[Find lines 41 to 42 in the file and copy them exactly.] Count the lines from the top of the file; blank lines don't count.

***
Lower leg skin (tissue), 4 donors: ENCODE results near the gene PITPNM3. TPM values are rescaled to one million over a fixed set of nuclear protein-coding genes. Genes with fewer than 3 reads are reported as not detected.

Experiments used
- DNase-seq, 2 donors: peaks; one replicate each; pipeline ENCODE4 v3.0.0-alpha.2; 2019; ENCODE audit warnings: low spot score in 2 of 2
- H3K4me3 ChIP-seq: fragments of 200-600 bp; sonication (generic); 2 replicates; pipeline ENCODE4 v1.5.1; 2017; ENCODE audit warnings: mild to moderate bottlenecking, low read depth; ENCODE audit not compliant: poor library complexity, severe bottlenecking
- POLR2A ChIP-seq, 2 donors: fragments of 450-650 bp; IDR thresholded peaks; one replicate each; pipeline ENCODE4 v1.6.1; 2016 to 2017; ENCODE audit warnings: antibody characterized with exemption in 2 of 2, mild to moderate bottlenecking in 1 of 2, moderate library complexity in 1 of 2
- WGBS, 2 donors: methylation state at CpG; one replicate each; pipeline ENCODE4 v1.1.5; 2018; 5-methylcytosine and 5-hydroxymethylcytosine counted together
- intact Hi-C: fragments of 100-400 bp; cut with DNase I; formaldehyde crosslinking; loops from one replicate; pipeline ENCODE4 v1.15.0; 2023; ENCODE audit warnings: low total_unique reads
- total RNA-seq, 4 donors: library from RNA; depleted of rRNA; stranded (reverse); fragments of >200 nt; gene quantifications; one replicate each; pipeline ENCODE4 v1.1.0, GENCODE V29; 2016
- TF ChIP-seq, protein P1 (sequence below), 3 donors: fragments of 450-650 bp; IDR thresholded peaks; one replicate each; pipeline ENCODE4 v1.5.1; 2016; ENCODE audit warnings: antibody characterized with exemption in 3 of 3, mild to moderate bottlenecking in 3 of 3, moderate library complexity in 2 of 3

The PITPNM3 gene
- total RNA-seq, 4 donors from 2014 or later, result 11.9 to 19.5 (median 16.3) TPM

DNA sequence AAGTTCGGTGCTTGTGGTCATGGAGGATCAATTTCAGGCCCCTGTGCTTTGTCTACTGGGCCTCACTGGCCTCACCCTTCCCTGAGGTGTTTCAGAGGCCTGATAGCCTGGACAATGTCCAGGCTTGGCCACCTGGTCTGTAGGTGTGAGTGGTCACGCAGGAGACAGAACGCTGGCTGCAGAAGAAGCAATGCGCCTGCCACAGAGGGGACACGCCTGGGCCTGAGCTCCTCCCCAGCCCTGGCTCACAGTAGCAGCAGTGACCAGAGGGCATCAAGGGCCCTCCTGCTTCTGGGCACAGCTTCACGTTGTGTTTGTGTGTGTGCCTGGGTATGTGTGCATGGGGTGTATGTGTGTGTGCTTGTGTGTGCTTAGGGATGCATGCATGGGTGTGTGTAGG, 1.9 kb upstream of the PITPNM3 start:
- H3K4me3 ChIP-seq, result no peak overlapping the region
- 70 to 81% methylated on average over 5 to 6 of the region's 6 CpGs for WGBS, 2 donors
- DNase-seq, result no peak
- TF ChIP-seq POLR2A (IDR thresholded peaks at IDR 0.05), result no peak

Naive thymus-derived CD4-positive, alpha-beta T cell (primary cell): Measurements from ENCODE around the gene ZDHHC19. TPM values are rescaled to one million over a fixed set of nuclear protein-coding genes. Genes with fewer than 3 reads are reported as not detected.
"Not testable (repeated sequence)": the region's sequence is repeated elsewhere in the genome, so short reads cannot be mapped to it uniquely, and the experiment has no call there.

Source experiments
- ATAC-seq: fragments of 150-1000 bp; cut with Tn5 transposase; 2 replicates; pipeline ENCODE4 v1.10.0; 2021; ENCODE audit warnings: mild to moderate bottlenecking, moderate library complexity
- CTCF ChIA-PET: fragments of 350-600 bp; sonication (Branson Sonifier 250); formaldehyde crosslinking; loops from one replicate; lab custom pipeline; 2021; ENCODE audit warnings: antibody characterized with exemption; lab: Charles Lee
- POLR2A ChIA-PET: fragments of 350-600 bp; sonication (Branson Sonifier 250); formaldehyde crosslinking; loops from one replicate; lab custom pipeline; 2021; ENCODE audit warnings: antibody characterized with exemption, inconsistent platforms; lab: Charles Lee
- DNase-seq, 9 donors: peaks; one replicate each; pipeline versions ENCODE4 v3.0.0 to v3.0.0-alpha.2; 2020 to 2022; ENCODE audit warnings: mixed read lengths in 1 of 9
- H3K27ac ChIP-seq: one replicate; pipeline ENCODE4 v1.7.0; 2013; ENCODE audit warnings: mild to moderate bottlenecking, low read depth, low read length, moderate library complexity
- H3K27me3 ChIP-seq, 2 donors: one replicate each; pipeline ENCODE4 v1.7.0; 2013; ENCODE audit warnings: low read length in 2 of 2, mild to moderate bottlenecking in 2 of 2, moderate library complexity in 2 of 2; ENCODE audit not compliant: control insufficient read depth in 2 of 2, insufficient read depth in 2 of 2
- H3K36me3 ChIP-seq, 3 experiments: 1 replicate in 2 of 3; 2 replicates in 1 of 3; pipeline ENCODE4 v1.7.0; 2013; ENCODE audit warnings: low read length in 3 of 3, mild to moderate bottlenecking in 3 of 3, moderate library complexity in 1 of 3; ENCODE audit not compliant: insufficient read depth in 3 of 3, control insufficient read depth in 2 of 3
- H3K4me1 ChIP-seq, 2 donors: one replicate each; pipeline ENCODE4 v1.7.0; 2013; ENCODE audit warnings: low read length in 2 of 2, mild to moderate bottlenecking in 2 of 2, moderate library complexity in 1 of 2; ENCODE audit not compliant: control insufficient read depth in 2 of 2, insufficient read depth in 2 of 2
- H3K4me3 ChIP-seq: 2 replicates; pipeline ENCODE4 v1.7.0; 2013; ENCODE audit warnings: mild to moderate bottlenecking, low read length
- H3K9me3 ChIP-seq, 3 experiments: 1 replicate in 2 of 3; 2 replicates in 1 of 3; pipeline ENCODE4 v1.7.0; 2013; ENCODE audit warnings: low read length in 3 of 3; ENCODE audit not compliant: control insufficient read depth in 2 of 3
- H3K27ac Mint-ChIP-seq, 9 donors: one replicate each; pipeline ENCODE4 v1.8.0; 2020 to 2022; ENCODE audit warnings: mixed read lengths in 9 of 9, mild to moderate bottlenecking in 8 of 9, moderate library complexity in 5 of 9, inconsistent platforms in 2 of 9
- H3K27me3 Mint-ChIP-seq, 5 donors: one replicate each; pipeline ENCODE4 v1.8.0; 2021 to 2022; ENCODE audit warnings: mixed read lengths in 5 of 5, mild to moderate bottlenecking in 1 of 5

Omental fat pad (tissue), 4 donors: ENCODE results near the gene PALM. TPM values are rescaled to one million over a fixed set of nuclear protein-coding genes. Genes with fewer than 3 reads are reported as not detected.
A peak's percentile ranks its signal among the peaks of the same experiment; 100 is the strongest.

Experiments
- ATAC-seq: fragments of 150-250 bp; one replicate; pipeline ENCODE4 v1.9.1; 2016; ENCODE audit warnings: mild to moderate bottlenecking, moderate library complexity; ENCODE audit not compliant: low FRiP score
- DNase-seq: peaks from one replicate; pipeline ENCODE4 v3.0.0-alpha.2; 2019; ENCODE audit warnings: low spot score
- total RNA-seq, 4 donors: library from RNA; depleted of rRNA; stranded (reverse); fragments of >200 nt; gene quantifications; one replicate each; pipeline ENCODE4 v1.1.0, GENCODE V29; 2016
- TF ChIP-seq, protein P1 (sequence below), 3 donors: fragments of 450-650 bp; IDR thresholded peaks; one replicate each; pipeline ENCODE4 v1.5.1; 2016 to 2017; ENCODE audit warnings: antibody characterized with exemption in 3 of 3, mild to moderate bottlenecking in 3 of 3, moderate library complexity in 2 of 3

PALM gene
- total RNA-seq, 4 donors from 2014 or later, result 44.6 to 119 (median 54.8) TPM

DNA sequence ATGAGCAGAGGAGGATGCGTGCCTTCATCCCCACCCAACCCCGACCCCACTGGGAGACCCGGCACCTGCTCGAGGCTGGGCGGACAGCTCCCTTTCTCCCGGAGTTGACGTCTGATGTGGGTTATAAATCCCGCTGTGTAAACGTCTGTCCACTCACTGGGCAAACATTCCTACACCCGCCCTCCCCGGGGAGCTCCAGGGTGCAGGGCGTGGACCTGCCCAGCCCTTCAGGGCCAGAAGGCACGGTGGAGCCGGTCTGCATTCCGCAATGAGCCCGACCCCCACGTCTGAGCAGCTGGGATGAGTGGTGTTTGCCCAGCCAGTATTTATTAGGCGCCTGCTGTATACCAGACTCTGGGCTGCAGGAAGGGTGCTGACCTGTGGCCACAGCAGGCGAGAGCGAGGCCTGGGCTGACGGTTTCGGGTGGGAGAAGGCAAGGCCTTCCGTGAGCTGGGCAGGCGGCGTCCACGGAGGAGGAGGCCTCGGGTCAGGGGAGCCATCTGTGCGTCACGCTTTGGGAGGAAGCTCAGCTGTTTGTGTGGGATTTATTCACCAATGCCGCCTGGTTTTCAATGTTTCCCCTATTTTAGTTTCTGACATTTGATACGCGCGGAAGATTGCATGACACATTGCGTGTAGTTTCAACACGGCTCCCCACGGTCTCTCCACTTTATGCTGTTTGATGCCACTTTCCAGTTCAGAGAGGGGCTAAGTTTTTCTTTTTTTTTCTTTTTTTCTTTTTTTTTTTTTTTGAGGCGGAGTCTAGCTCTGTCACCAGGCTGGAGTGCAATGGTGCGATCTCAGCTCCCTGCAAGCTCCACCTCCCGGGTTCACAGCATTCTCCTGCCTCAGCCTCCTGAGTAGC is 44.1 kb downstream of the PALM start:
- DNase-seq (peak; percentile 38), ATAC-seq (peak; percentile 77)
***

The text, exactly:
DNA sequence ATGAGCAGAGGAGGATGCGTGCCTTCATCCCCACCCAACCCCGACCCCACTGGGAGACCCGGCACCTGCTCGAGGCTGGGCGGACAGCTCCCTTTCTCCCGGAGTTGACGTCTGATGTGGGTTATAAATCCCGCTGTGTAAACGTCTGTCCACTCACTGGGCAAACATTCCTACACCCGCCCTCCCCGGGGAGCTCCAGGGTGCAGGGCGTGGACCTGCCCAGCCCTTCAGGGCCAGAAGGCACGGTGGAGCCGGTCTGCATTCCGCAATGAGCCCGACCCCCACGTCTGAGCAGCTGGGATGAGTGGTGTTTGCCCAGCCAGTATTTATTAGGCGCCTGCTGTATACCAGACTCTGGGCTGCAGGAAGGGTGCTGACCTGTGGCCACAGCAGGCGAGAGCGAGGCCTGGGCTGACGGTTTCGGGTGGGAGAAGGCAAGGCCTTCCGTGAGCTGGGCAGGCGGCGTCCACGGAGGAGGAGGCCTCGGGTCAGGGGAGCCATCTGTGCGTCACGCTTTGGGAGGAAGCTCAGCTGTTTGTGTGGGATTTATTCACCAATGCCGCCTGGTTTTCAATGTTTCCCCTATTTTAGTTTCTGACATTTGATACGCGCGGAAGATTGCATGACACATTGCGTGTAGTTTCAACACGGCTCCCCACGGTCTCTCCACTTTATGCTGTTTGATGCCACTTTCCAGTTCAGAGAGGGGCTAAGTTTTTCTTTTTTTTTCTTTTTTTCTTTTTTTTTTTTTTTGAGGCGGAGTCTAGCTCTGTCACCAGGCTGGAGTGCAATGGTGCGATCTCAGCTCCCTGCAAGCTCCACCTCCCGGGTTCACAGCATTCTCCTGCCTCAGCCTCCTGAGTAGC is 44.1 kb downstream of the PALM start:
- DNase-seq (peak; percentile 38), ATAC-seq (peak; percentile 77)